To install click the Add extension button. That's it.

The source code for the WIKI 2 extension is being checked by specialists of the Mozilla Foundation, Google, and Apple. You could also do it yourself at any point in time.

4,5
Kelly Slayton
Congratulations on this excellent venture… what a great idea!
Alexander Grigorievskiy
I use WIKI 2 every day and almost forgot how the original Wikipedia looks like.
Live Statistics
English Articles
Improved in 24 Hours
Added in 24 Hours
What we do. Every page goes through several hundred of perfecting techniques; in live mode. Quite the same Wikipedia. Just better.
.
Leo
Newton
Brights
Milds

From Wikipedia, the free encyclopedia

Thurston Hall
We Have Our Moments (1937) 1.jpg
Hall (right) in We Have Our Moments (1937)
Born
Ernest Thurston Hall

(1882-05-10)May 10, 1882
DiedFebruary 20, 1958(1958-02-20) (aged 75)
OccupationActor
Years active1915–1957
Spouse(s)Quenda Hackett
(m. 19??; his death 1958)

Ernest Thurston Hall (May 10, 1882 – February 20, 1958) was an American film, stage and television actor.

Early life

Hall was born in Boston, Massachusetts.[1]

Career

Stage

Hall toured with various New England stage companies during his teens, then went onto London, where he formed a small stage troupe. He also toured New Zealand and South Africa."[2]

At 22 in 1904, Hall was in the first stage production of Mrs. Wiggs of the Cabbage Patch. His Broadway credits include The Only Girl (1914), Have a Heart (1917), Civilian Clothes (1919), The French Doll (1922), Still Waters (1926), Buy, Buy, Baby (1926), Mixed Doubles (1927), Behold the Bridegroom (1927), The Common Sin (1928), Sign of the Leopard (1928), Security (1929), Fifty Million Frenchmen (1929), Everything's Jake (1930), Philip Goes Forth (1931), Chrysalis (1932), Thoroughbred (1933), Re-echo (1934), They Shall Not Die (1934), Spring Freshet (1934), All Rights Reserved (1934), and Rain from Heaven (1934).[3]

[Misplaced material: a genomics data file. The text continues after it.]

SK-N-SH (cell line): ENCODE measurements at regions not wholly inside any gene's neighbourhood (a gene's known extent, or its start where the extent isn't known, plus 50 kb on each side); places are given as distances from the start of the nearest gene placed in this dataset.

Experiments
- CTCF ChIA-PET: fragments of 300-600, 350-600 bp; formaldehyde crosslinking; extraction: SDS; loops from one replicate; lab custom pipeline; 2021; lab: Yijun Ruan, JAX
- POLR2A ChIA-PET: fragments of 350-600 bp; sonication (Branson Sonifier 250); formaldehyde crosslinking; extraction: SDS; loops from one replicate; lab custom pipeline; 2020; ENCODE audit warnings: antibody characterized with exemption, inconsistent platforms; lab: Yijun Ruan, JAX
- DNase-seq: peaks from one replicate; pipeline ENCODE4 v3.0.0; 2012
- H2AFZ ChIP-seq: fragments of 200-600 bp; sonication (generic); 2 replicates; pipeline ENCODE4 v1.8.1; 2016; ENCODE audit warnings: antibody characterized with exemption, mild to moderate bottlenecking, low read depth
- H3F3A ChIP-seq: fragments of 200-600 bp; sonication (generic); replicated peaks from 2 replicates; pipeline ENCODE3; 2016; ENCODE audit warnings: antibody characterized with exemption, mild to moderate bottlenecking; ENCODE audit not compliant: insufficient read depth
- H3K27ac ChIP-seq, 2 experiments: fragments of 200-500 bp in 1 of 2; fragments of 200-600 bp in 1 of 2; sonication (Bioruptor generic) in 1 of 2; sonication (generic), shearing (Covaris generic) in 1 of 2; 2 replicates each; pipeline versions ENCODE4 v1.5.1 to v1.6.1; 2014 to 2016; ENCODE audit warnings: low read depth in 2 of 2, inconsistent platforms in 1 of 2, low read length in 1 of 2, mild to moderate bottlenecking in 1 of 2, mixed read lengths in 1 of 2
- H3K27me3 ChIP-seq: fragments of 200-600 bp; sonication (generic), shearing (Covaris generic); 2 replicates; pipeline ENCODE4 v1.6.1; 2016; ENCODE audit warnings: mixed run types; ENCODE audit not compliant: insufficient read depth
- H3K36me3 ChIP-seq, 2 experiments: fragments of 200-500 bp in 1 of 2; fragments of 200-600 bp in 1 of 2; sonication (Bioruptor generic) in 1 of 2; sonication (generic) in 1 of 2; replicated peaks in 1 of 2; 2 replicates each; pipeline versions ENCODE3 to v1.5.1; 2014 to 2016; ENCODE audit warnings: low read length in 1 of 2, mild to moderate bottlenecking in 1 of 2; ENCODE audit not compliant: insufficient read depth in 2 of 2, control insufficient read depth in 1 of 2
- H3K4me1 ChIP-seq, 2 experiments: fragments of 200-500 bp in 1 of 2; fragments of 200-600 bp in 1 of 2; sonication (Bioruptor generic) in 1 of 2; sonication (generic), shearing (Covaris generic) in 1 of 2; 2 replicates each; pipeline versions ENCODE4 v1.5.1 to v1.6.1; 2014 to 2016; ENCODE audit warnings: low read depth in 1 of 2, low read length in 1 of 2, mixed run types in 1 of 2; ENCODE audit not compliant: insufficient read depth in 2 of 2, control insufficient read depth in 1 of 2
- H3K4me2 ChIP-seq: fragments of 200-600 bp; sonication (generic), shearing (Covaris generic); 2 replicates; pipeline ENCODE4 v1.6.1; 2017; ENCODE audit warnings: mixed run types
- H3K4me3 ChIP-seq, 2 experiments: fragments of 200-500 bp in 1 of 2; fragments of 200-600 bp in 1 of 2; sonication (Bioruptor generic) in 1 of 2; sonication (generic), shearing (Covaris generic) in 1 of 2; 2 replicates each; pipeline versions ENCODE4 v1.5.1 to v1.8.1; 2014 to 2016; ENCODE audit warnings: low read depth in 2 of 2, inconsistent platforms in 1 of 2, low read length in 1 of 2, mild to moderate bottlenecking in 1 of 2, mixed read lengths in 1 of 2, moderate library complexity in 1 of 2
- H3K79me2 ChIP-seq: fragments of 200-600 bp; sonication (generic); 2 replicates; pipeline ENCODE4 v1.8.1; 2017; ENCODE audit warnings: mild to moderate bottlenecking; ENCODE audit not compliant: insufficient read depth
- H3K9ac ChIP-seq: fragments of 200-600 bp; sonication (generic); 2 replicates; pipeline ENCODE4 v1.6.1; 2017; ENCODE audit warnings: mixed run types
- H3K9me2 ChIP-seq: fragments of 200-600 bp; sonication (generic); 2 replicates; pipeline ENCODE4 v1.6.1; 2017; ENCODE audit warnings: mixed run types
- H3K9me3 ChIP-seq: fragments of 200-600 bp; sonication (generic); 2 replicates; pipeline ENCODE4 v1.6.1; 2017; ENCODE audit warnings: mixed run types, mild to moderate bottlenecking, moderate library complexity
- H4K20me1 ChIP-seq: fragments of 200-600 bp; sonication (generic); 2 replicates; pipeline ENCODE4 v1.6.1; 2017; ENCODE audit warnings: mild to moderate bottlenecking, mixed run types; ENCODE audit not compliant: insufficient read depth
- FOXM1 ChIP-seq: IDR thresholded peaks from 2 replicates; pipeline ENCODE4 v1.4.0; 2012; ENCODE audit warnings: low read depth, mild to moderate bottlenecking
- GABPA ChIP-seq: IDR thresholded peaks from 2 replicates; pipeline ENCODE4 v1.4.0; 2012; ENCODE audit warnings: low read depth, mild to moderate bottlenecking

In 1925, Hall took a troupe to Australia to perform the play So This Is London.[4]

Film and television

Hall's film career began with his work in silent films in 1915.[5] He appeared in 250 films between 1915 and 1957 and is remembered for his portrayal, during the later stages of his career, of often pompous or blustering authority figures. Early in his silent career, he supported Theda Bara in her vamp-costume dramas.

Hall's best-known television role was as Mr. Schuyler, the boss of Cosmo Topper (played by Leo G. Carroll), in the 1950s television series, Topper (1953–1956).[1]

Personal life

Hall was married to Quenda Hackett (1897–1984)[6] at the time of his death.[7]

Filmography

References

  1. ^ a b Aylesworth, Thomas G. and Bowman, John S. (1987). The World Almanac Who's Who of Film. World Almanac. ISBN 0-88687-308-8. Pp. 186-187.
  2. ^ Katz, Ephraim (1979). The Film Encyclopedia: The Most Comprehensive Encyclopedia of World Cinema in a Single Volume. Perigee Books. ISBN 0-399-50601-2. P. 526.
  3. ^ "Thurston Hall". Playbill Vault. Retrieved May 30, 2016.
  4. ^ "Thurston Hall". The Age. Australia, Melbourne. February 9, 1925. p. 12. Retrieved May 29, 2016 – via Newspapers.com. open access
  5. ^ "Thurston Hall, 75, Dies; Veteran Character Actor". Independent. California, Long Beach. Associated Press. February 21, 1958. p. 31. Retrieved May 29, 2016 – via Newspapers.com. open access
  6. ^ Quenda Hall; findagrave.com
  7. ^ "Actor Thurston Hall Dies in California". Reading Eagle. Associated Press. February 21, 1958. p. 22. Retrieved November 16, 2019.

External links

This page was last edited on 11 April 2021, at 18:42
Basis of this page is in Wikipedia. Text is available under the CC BY-SA 3.0 Unported License. Non-text media are available under their specified licenses. Wikipedia® is a registered trademark of the Wikimedia Foundation, Inc. WIKI 2 is an independent company and has no affiliation with Wikimedia Foundation.